Olivier Giroud, Santi Cazorla
Santi Cazorla and Olivier Giroud celebrate after Giroud's opening goal for Arsenal against Newcastle United. Reuters

Eye-catching second-half goals from Santi Cazorla and Olivier Giroud in the space of four minutes secured Arsenal a 4-1 win over a lackluster Newcastle United at the Emirates Stadium. Badly needing a victory after a chastening defeat at Stoke City last week that brought fresh hostility from his club’s own fans toward Arsene Wenger, Giroud’s header had sent Arsenal on their way with a 15th minute towering header.

Both teams were missing a host of players, but the absences told greater on Newcastle. Despite, having won six of their last eight matches in the Premier League to sit level on points with Arsenal coming into the contest, Alan Pardew’s men offered precious little resistance and for a long time were the perfect opponents for the hosts. Given time and space to play, Arsenal can look as good as any team in the league. They showed that here in a decisive spell early in the second half.

Alexis Sanchez, as for the opening goal, was involved in the second. But the acclaim went to Cazorla, who took the Chilean’s pass inside the box, hurdled the challenge of Fabricio Coloccini and executed a sublime dink from a tight angle into the far side of the net. Soon the lead was 3-0. A swift break ended with Hector Bellerin -- a repeated threat going forward in his third and most impressive Premier League start -- slid in a low cross and Giroud improvised a gorgeous flicked finish with the outside of his left boot.

The win, secured by Cazorla’s penalty late on after Ayoze Perez’s reply, lifts Arsenal above Southampton and into fifth place in the Premier League, now just two points behind the occupier of the final Champions-League-qualifying berth, West Ham. That it was achieved without the likes of Aaron Ramsey and Laurent Koscielny, as well as a host of more long-term injuries, makes it all the sweeter. And chants of “There’s only one Arsene Wenger” that rang around the Emirates at the final whistle reinforced what a contrasting week this had been for Arsenal’s boss.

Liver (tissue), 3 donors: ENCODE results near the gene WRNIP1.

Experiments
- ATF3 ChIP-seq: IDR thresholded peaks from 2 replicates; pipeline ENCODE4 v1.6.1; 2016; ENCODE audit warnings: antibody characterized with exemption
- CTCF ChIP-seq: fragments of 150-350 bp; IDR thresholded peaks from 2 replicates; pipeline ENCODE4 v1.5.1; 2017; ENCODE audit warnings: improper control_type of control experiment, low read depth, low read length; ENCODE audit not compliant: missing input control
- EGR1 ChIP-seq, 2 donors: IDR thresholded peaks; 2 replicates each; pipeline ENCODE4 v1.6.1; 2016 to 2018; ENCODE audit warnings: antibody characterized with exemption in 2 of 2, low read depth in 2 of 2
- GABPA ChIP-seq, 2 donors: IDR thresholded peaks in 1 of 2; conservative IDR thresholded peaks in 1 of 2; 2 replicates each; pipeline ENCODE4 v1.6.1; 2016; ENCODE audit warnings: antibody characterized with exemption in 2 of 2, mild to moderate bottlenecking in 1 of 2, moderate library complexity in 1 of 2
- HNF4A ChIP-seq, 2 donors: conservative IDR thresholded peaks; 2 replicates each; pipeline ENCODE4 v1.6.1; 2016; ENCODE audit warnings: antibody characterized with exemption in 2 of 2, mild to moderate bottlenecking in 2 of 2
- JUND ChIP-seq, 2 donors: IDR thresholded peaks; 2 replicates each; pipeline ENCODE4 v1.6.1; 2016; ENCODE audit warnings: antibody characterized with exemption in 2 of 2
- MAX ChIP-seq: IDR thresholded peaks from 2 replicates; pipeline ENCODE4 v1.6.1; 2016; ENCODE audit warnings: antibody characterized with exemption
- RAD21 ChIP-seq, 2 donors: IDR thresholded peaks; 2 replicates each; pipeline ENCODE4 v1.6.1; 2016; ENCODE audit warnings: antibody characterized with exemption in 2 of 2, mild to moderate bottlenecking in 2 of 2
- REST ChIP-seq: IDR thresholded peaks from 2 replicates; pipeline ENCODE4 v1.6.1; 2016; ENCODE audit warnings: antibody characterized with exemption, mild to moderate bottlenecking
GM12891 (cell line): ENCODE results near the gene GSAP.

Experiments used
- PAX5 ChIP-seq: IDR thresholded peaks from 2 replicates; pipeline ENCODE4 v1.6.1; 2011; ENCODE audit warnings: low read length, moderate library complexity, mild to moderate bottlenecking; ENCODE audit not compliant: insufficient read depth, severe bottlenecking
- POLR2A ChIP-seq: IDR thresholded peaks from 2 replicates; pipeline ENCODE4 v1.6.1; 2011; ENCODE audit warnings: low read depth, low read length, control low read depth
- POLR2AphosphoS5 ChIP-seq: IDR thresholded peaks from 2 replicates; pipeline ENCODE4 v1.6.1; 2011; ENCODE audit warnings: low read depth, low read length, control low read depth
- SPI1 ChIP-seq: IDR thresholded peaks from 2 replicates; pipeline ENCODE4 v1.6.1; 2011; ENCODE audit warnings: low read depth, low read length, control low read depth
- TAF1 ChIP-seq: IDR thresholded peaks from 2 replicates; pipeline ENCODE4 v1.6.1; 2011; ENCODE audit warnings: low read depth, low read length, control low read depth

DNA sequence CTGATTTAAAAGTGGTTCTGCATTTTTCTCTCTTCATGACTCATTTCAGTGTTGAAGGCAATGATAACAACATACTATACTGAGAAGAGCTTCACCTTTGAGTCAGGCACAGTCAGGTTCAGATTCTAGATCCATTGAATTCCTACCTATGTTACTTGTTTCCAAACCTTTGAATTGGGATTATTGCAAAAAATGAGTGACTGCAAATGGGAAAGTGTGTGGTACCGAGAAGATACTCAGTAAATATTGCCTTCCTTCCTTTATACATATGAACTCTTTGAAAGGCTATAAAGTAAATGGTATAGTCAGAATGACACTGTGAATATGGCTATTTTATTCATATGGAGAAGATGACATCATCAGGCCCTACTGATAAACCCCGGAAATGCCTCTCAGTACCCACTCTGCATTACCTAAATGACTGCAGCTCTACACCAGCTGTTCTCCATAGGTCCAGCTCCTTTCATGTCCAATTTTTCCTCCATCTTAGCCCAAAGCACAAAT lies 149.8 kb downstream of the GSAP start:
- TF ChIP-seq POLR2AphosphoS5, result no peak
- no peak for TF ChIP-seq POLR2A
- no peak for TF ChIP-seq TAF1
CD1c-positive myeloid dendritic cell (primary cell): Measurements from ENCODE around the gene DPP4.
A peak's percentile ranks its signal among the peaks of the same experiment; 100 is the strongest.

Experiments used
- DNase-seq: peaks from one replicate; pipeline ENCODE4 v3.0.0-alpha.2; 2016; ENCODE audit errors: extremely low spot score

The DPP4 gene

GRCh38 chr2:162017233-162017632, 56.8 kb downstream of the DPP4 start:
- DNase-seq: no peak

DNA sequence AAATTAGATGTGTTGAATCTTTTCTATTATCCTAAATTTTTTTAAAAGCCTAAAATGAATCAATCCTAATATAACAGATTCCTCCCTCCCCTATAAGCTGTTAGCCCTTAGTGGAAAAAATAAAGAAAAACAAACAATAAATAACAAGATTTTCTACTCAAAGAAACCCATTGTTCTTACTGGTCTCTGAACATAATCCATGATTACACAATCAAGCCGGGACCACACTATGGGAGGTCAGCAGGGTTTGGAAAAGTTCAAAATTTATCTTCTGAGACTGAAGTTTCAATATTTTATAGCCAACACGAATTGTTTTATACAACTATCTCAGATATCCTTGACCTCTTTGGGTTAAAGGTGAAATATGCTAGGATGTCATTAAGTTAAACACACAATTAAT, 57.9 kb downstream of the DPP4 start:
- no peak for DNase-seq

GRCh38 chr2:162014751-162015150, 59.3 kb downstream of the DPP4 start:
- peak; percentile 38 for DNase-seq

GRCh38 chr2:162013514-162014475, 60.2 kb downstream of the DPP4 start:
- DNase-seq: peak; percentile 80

Yet, for all the quality of Arsenal’s play at times in the second half, it was hardly the type of win that will convince those with long-terms concerns about Wenger’s leadership that the problems have been swept away. Newcastle’s solitary goal, which temporarily breathed fresh doubt into the result, was a case in point. Ayoze Perez was allowed a completely free header at the near post to head in Jack Colback’s free-kick to bring memories of a calamitous collapse from 3-0 up against Anderlecht back to the surface.

There was no repeat, and Cazorla’s cheeky “Panenka” penalty after Paul Dummett clumsily brought down Danny Welbeck in the box, added extra sheen to the scoreline. But the opposition was close to none existent. While the likes of Steven Taylor and goalkeepers Tim Krul and Rob Elliot had been added to Newcastle’s list of unavailable players, it was the missing dynamism and quality of midfielder Mousa Sissoko that was most keenly felt.

Newcastle were flat from the off. Per Mertesacker headed onto the crossbar inside 10 minutes and shortly after Arsenal were ahead with a goal that epitomized Newcastle’s performance. Coloccini gave the ball away sloppily and then allowed Sanchez space to get in a cross that enabled Giroud to rise highest in the center of the box and head past Jak Alnwick, making his first Premier League start in goal. Arsenal were unlucky not to almost immediately be two goals up when Welbeck was harshly adjudged to have brought down Daryl Janmaat before sticking the ball into the net.

But Arsenal then appeared to sink to Newcastle’s level, giving the remainder of the first half the feel of a meaningless end-of-season contest. Newcastle almost took advantage of the lethargy when Yoan Gouffran and then Papiss Cisse were allowed back-to-back efforts on goal by a patchwork Arsenal defense and Wojciech Szczesny had to showcase some smart reactions.

Perhaps that was the warning Arsenal need, certainly they lifted their game considerably in the second half. By the hour mark, the increased pace of their passing had led to magnificent finishes from Cazorla and Giroud. Perez’s response soon after temporarily halted Arsenal’s momentum, but Newcastle never looked capable of rousing themselves in a game that afterward had Pardew pondering the strength of his squad.

Arsenal will surely not succeed long term without their defensive options being bolstered, but it was good enough on this day. Gibbs and Cazorla missed the target with volleys, but the manner of the Spaniard’s penalty two minutes from time was illustrative of the swagger that had developed in Arsenal’s game in the second half. If nothing else, the confidence of Wenger’s men should be boosted considerably ahead of next week’s trip to Liverpool.